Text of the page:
The Venetians and the Water

In Venice, a Young Boatman Steers a Course of His Own

“I am not a sailor,” says the young man on the pontoon who has just finished his lunch on the water. “I am only in the water-but because of this, I am a sailor.”

A new book tells an important story that is as old as the Venetian Republic. It deals with the relationship that the Venetians had with their water. They built bridges for ships and boats. They brought them in, and they took them out again. And the Venetians were the first in Europe to use the water on a very large scale to control the world.

And so this young man, he is also Venetian. As a newly minted lawyer, he is also a new graduate student at the University of Venice. And he is also, he says, only a sailor. As he has sat on the low pontoon and eaten his lunch, he has begun trying to understand what his life-which is in fact a story of the sea-really is.

As he is going to bed-about 11 o’clock, in fact-the young Venetian says something important to him. It is a statement about Venice itself.

“We are never happy,” says the young man. “Always we are unhappy. But we are never happy because we have always been unhappy,” he says.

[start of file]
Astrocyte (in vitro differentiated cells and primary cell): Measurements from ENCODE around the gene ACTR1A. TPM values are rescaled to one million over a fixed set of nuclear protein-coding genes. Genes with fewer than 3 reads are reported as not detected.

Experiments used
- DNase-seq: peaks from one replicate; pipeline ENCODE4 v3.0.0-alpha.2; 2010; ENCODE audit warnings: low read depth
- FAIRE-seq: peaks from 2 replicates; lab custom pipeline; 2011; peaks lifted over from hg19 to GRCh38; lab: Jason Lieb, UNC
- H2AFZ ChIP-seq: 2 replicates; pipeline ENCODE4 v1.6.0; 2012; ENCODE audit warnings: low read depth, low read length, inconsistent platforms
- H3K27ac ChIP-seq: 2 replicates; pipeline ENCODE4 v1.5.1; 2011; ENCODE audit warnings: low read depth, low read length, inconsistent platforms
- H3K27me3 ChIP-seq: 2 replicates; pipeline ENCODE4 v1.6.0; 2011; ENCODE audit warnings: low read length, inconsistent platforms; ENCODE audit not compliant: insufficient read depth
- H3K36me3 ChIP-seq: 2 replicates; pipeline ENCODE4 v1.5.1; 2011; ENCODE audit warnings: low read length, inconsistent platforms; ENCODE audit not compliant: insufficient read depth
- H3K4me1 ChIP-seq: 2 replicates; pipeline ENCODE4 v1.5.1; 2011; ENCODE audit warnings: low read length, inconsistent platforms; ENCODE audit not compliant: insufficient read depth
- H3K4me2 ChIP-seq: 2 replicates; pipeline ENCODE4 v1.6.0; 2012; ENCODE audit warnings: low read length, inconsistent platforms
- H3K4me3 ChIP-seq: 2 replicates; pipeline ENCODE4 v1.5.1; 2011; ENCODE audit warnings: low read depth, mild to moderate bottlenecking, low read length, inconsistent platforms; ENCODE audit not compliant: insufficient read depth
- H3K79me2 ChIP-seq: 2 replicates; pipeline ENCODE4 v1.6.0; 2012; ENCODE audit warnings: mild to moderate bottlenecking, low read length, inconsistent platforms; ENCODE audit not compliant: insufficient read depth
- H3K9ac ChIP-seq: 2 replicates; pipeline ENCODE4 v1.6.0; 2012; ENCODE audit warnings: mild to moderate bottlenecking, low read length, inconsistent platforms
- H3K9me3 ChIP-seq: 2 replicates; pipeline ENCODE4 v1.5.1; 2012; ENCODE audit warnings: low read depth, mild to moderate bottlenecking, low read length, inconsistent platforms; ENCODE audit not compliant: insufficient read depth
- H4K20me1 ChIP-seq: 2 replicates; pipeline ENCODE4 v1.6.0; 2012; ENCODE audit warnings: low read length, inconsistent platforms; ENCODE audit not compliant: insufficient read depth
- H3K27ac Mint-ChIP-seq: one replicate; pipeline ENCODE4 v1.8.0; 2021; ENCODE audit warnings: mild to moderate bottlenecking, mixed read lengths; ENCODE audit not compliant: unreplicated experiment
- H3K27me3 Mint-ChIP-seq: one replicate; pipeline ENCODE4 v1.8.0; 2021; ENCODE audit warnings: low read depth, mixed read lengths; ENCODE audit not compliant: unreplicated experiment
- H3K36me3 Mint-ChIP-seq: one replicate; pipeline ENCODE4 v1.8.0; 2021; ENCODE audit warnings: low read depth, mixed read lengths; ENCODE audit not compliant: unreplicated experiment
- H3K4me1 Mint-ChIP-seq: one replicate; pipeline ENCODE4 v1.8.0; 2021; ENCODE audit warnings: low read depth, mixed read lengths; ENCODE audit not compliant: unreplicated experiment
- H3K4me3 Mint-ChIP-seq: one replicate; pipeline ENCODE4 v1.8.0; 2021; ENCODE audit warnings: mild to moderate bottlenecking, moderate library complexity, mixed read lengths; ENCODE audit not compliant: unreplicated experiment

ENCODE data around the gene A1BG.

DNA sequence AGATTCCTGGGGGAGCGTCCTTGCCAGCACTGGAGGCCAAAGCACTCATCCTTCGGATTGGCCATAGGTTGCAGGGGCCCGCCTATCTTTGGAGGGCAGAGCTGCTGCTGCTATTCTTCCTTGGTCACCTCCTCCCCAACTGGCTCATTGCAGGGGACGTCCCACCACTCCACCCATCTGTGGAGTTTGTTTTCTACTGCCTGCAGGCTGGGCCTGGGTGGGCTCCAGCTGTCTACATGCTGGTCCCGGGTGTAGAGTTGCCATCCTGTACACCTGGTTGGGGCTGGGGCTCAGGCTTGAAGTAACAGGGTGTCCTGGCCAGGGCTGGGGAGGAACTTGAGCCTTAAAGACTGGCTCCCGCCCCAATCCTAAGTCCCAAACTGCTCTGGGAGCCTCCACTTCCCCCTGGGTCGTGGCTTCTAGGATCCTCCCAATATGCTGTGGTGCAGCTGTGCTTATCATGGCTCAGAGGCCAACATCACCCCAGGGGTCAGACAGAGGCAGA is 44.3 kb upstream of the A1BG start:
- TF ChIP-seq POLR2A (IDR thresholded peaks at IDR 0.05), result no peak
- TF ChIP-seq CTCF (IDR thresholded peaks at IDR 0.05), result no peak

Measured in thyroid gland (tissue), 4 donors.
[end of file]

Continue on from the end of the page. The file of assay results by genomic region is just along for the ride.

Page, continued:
On the river that is one of Europe’s longest, at the very end of his study-for two years, he takes up the story that he has begun to write. He looks at the Venetians’ relationship with the water and with Venice and its history and the city that was so important to them from a very long time ago. But he looks also at his own family history as a young Venetian.

As he is writing, the young man is writing with a pen-and with a fine fountain pen. He writes his report, his research. He will write his doctoral thesis on this subject. And he will write his history.

The name of the young man is Gervasio Fattoruso. He is born on the island of Stromboli, in the Mediterranean Sea. He was born in 1922. He is also an Italian-an immigrant who is from Florence, Italy. He is also a lawyer. He is

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